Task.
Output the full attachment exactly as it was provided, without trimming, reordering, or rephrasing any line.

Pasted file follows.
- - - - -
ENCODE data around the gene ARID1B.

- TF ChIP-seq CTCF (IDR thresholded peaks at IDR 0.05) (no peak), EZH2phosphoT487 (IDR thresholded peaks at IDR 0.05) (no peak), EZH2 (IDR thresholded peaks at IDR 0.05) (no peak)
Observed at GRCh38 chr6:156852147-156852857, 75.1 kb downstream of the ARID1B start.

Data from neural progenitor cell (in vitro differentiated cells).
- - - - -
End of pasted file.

ENCODE data around the gene ARID1B.

- TF ChIP-seq CTCF (IDR thresholded peaks at IDR 0.05) (no peak), EZH2phosphoT487 (IDR thresholded peaks at IDR 0.05) (no peak), EZH2 (IDR thresholded peaks at IDR 0.05) (no peak)
Observed at GRCh38 chr6:156852147-156852857, 75.1 kb downstream of the ARID1B start.

Data from neural progenitor cell (in vitro differentiated cells).